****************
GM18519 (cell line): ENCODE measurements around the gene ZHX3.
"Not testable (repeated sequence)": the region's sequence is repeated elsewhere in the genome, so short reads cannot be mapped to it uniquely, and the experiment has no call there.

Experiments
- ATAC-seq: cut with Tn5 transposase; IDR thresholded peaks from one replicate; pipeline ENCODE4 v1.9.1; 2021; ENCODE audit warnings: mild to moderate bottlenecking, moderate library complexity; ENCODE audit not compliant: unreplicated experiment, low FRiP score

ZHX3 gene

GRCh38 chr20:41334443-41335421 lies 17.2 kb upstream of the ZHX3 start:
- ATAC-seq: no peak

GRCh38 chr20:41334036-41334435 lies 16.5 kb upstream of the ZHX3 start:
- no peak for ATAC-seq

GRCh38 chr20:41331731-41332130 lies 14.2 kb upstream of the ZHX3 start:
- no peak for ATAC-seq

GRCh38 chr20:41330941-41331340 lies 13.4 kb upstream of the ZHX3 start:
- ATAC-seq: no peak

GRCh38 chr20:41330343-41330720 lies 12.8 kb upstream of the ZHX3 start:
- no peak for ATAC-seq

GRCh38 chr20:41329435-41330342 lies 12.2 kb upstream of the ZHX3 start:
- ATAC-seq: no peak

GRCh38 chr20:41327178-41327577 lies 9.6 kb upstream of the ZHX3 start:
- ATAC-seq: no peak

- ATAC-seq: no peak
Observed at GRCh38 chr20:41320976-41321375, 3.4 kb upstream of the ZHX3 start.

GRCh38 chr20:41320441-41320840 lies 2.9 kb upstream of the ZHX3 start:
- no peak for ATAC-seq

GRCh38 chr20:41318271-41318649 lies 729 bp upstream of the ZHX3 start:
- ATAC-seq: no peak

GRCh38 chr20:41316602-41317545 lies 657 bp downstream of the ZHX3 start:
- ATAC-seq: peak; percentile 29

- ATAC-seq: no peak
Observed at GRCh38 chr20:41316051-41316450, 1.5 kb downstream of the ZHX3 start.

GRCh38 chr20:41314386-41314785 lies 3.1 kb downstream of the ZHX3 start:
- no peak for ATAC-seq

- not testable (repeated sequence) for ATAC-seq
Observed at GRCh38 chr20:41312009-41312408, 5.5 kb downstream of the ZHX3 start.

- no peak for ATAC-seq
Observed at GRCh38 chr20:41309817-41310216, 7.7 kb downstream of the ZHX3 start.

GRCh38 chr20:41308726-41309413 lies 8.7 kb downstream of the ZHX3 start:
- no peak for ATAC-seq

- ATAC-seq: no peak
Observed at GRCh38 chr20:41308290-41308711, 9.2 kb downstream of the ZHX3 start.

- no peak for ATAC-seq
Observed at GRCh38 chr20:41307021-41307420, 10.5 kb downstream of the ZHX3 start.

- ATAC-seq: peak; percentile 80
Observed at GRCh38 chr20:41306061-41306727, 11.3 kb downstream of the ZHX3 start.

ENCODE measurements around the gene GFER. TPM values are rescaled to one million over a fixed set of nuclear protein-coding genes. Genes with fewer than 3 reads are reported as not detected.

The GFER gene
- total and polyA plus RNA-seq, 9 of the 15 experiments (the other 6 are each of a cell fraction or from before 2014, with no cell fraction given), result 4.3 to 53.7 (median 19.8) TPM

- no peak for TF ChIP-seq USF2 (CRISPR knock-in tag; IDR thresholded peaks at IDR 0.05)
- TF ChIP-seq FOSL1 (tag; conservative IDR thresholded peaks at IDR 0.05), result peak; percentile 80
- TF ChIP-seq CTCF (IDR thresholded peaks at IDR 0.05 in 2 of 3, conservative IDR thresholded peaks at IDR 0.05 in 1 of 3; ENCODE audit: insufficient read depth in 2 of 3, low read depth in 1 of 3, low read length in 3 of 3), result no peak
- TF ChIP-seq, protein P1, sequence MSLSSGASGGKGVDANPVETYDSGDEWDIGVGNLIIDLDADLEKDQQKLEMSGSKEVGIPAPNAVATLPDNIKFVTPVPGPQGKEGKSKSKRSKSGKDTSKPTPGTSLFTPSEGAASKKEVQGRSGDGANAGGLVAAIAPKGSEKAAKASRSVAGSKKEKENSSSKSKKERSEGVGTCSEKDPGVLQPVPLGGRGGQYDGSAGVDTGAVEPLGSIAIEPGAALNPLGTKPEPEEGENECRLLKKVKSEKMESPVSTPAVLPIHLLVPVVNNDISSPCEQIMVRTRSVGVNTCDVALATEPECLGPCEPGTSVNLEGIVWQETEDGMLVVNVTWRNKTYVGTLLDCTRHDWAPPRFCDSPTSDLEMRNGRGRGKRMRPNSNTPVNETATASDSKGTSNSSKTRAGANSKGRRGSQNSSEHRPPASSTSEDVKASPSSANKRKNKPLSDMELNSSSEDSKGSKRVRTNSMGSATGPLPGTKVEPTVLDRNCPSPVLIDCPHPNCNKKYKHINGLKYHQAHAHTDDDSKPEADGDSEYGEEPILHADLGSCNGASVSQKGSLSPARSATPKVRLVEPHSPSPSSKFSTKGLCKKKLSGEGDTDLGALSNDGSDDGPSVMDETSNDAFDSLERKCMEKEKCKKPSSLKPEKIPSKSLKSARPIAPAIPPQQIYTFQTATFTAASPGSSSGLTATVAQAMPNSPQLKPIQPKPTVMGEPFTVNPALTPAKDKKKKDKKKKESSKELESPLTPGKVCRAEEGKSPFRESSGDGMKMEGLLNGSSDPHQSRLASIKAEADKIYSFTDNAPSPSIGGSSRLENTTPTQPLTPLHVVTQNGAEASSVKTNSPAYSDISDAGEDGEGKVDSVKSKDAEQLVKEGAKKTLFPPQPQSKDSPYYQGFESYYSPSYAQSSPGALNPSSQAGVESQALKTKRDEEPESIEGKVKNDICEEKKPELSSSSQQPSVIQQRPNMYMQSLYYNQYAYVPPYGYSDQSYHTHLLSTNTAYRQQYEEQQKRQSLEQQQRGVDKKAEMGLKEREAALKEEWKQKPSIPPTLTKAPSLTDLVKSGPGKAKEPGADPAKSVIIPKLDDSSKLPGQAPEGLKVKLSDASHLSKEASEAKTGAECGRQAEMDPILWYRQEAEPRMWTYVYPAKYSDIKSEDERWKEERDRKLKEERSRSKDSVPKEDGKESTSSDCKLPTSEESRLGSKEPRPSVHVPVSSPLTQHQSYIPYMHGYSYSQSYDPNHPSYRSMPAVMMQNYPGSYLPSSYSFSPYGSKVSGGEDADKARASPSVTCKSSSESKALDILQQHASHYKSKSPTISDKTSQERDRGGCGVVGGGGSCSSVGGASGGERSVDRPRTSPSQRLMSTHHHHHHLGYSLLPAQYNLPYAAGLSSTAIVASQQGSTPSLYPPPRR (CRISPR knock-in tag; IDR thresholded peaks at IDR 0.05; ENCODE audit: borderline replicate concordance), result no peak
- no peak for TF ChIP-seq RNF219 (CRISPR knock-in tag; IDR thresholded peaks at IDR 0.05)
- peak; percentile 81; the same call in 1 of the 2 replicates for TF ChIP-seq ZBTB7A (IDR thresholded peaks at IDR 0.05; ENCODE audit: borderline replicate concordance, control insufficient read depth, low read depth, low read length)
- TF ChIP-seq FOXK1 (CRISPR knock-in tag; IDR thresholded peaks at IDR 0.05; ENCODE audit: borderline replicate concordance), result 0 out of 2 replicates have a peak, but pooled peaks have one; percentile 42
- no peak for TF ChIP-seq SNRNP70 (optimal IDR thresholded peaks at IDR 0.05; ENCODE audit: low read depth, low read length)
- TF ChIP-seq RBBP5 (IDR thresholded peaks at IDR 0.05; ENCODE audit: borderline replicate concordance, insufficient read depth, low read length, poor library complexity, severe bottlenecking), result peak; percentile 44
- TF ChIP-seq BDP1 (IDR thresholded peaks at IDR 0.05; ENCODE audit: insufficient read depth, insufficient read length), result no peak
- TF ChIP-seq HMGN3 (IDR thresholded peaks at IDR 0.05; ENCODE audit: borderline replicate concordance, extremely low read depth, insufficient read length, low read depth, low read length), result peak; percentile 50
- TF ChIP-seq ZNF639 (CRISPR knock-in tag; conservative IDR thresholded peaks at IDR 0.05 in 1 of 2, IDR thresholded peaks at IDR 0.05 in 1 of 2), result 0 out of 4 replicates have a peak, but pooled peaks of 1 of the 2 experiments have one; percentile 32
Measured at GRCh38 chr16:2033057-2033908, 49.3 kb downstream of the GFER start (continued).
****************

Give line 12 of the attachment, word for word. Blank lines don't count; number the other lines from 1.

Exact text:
GRCh38 chr20:41330941-41331340 lies 13.4 kb upstream of the ZHX3 start: